ANNAPOLIS, Md. (WJZ) — Dozens of Maryland students rallied in Annapolis Monday, calling on lawmakers to provide additional funding for education recommended by a state commission.
The group’s chants could be heard from a mile away as they weighed in on the Kirwan Commission’s recommendation to spend an additional $4 billion annually on education.
Student protest happening now in support of Kirwan Legislation. Students tell me they deserve to have a good education and quality public schools that get them ready for college or careers after high school @wjz pic.twitter.com/W953nS93nO
— Kelsey Kushner (@KelseyKushnerTV) January 27, 2020
Among the rallygoers was Antwain Johnson from Baltimore.
“As a Baltimore City graduate, I didn’t feel adequately prepared,” he said.
The rally was put together by members of the Baltimore Algebra Project and Baltimore Intersection and included calls for schools to get funding to provide a better education and the resources students need to succeed.
“I’m here to advocate for high-quality and diverse teachers and also college readiness programs because that’s what needed in my school system,” said Ahnieyah Owens, a senior at Bard High School Early College in Baltimore.
Debate rages over how the proposals would be funded. Earlier this month, Gov. Larry Hogan announced record funding for education in his budget proposal but said the Kirwan plan amounts to a substantial tax hike.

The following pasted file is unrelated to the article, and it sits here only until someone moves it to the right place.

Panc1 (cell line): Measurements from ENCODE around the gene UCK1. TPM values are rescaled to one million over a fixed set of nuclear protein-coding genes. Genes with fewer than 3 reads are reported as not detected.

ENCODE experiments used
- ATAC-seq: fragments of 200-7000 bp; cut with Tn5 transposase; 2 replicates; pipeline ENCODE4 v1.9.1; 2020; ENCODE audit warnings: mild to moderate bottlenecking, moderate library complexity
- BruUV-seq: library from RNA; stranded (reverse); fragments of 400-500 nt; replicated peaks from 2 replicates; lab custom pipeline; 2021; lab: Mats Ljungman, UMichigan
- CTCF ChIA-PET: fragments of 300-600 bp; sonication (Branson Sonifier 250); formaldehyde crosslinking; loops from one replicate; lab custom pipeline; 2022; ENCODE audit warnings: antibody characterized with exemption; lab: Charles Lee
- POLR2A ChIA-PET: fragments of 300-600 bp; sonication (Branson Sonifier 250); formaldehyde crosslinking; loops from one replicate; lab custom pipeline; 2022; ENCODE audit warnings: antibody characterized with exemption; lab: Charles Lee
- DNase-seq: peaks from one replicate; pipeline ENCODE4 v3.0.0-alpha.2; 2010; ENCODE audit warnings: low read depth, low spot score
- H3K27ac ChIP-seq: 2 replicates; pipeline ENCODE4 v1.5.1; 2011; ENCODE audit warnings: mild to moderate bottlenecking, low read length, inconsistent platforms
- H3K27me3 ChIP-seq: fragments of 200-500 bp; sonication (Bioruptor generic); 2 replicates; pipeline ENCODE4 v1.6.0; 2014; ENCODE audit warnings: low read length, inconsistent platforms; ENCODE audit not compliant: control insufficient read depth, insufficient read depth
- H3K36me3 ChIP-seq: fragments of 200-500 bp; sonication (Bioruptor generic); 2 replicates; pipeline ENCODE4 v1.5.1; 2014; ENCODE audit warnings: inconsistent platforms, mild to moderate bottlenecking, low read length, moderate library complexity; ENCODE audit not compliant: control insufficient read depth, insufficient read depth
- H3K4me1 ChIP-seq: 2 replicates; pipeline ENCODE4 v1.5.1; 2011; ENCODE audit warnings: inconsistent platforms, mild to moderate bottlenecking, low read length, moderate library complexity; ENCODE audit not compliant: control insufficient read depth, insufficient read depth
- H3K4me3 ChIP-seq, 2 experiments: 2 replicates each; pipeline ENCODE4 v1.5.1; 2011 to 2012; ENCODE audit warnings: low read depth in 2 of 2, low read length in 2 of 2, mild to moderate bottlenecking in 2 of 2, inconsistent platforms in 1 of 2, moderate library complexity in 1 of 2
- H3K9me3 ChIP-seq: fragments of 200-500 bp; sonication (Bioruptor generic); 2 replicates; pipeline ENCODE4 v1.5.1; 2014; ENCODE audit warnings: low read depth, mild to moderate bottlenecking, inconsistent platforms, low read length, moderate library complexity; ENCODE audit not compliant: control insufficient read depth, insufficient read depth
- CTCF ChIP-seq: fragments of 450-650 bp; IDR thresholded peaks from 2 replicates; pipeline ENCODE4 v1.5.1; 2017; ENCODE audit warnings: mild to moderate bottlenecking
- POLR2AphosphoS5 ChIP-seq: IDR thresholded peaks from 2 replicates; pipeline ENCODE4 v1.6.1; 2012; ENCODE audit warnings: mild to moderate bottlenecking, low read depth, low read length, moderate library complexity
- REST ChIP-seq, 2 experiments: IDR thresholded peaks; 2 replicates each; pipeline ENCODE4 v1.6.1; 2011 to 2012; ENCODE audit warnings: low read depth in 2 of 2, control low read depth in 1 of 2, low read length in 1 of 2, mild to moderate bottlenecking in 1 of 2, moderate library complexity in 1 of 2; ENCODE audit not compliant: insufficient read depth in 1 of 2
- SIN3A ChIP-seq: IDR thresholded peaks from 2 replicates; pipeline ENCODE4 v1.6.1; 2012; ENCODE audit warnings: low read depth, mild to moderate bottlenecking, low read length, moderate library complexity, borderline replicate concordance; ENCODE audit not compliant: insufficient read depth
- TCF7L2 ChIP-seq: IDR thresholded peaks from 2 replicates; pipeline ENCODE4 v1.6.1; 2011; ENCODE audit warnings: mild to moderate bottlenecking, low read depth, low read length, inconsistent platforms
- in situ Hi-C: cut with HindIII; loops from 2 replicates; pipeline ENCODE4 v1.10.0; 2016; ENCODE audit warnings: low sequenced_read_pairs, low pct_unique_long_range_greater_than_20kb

- Baltimore City School Educators, Students Urge Lawmakers To Adopt Kirwan Plan
- Hogan’s State Budget Proposal Includes More Than $7B For K-12 Education
- Progressive Democrats Propose Tax Package For Education Plan
“The state should not and cannot simply increase $33 billion in new spending that we do not have without any plan whatsoever about where the funding is going to come from,” Hogan said.
According to Baltimore Intersection, fewer than 40 percent of Maryland students who graduate are ready for college or a career, parents struggle to find affordable pre-kindergarten options and teachers are forced to work second jobs to pay the bills.
Jordan said his goal is to change the narrative.
“I say no education, no life, so if you don’t have access to a quality education then its hard for you to change the circumstances,” he said.
“If you want a better future then you have to have a better education,” Owens said.
Lawmakers are set to tackle the Kirwan recommendations during the current legislative session.